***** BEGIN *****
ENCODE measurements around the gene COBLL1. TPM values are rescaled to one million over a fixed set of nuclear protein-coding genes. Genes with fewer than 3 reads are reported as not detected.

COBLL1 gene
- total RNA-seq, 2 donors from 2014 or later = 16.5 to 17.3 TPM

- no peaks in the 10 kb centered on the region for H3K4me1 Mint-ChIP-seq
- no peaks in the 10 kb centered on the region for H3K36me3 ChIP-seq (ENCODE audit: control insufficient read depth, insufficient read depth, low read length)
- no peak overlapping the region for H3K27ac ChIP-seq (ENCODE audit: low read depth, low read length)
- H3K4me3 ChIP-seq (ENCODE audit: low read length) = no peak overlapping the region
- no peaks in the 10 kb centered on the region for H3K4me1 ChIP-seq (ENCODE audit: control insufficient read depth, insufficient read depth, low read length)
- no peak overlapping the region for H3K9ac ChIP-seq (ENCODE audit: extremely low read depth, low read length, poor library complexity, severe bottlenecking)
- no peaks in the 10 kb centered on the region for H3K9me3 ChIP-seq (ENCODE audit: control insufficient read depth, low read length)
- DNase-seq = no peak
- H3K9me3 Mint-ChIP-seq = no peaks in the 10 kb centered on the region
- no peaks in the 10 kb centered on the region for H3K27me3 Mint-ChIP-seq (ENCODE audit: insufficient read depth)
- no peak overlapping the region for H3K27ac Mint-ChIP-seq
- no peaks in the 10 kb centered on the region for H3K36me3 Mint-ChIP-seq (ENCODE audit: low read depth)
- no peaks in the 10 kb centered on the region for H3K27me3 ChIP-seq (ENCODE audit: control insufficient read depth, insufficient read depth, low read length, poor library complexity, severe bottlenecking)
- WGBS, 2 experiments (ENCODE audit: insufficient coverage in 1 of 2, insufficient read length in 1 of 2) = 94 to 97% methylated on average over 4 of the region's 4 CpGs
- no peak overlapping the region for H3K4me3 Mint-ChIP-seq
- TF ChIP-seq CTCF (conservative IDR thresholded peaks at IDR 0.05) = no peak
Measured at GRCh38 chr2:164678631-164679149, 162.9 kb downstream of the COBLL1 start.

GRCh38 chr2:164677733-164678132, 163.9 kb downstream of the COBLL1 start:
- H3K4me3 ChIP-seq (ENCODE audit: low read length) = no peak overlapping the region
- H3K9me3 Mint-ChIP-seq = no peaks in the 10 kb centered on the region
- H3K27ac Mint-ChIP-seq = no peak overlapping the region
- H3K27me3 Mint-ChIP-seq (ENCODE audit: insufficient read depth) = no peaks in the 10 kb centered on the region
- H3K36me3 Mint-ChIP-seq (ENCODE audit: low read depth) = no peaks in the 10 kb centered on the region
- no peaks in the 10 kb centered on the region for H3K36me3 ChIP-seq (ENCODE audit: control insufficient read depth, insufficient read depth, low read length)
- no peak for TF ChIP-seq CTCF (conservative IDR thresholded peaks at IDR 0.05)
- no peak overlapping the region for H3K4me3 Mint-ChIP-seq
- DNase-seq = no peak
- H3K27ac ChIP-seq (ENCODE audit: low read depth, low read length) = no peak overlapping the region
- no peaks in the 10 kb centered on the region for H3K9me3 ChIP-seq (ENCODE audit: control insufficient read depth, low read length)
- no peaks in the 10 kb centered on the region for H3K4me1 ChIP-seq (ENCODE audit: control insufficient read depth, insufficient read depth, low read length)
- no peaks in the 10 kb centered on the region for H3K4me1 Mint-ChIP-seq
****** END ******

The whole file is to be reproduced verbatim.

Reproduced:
ENCODE measurements around the gene COBLL1. TPM values are rescaled to one million over a fixed set of nuclear protein-coding genes. Genes with fewer than 3 reads are reported as not detected.

COBLL1 gene
- total RNA-seq, 2 donors from 2014 or later = 16.5 to 17.3 TPM

- no peaks in the 10 kb centered on the region for H3K4me1 Mint-ChIP-seq
- no peaks in the 10 kb centered on the region for H3K36me3 ChIP-seq (ENCODE audit: control insufficient read depth, insufficient read depth, low read length)
- no peak overlapping the region for H3K27ac ChIP-seq (ENCODE audit: low read depth, low read length)
- H3K4me3 ChIP-seq (ENCODE audit: low read length) = no peak overlapping the region
- no peaks in the 10 kb centered on the region for H3K4me1 ChIP-seq (ENCODE audit: control insufficient read depth, insufficient read depth, low read length)
- no peak overlapping the region for H3K9ac ChIP-seq (ENCODE audit: extremely low read depth, low read length, poor library complexity, severe bottlenecking)
- no peaks in the 10 kb centered on the region for H3K9me3 ChIP-seq (ENCODE audit: control insufficient read depth, low read length)
- DNase-seq = no peak
- H3K9me3 Mint-ChIP-seq = no peaks in the 10 kb centered on the region
- no peaks in the 10 kb centered on the region for H3K27me3 Mint-ChIP-seq (ENCODE audit: insufficient read depth)
- no peak overlapping the region for H3K27ac Mint-ChIP-seq
- no peaks in the 10 kb centered on the region for H3K36me3 Mint-ChIP-seq (ENCODE audit: low read depth)
- no peaks in the 10 kb centered on the region for H3K27me3 ChIP-seq (ENCODE audit: control insufficient read depth, insufficient read depth, low read length, poor library complexity, severe bottlenecking)
- WGBS, 2 experiments (ENCODE audit: insufficient coverage in 1 of 2, insufficient read length in 1 of 2) = 94 to 97% methylated on average over 4 of the region's 4 CpGs
- no peak overlapping the region for H3K4me3 Mint-ChIP-seq
- TF ChIP-seq CTCF (conservative IDR thresholded peaks at IDR 0.05) = no peak
Measured at GRCh38 chr2:164678631-164679149, 162.9 kb downstream of the COBLL1 start.

GRCh38 chr2:164677733-164678132, 163.9 kb downstream of the COBLL1 start:
- H3K4me3 ChIP-seq (ENCODE audit: low read length) = no peak overlapping the region
- H3K9me3 Mint-ChIP-seq = no peaks in the 10 kb centered on the region
- H3K27ac Mint-ChIP-seq = no peak overlapping the region
- H3K27me3 Mint-ChIP-seq (ENCODE audit: insufficient read depth) = no peaks in the 10 kb centered on the region
- H3K36me3 Mint-ChIP-seq (ENCODE audit: low read depth) = no peaks in the 10 kb centered on the region
- no peaks in the 10 kb centered on the region for H3K36me3 ChIP-seq (ENCODE audit: control insufficient read depth, insufficient read depth, low read length)
- no peak for TF ChIP-seq CTCF (conservative IDR thresholded peaks at IDR 0.05)
- no peak overlapping the region for H3K4me3 Mint-ChIP-seq
- DNase-seq = no peak
- H3K27ac ChIP-seq (ENCODE audit: low read depth, low read length) = no peak overlapping the region
- no peaks in the 10 kb centered on the region for H3K9me3 ChIP-seq (ENCODE audit: control insufficient read depth, low read length)
- no peaks in the 10 kb centered on the region for H3K4me1 ChIP-seq (ENCODE audit: control insufficient read depth, insufficient read depth, low read length)
- no peaks in the 10 kb centered on the region for H3K4me1 Mint-ChIP-seq